Sean Joyce: So as you said about, you know, ongoing crisis - like, we all know now we're constantly change managers. I say we're all going to be constantly crisis managers, and we need to be able to deal with these business disruptions almost as a normal course and be able to, you know, not only prevent them but respond, recover and then emerge stronger. So that's really, I think, a key going forward. I think we're going to see, you know, technology through AI, machine learning that's going to significantly help us kind of defend ourselves and what we can do in that space. So I think we're going to see some incredible progress there.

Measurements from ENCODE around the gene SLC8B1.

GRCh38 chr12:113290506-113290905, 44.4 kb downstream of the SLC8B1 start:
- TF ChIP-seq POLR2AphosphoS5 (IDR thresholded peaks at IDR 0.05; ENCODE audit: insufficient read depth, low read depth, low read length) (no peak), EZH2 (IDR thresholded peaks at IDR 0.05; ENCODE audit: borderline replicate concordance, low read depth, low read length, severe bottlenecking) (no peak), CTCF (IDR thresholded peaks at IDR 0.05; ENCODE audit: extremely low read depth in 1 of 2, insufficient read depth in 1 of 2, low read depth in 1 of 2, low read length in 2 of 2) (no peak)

Sean Joyce: I think we're going to see a lot of activity in privacy, a lot of activity. So - and by that, I mean I don't think we're going to see five years from now those 30 pages of user agreements that everyone just clicks on their phone. I think we're going to see users actually owning the data in a very decentralized, in some ways, simplified model. And then the last thing is encryption. So I think, you know, quantum computing is coming. I don't think this is coming as fast - it's here, but I'm talking about widespread use. I don't think it's going to come maybe as quickly as some folks think, but I think we have to be ready to deal with that and prepare now for that going forward. So those are some of the trends I see.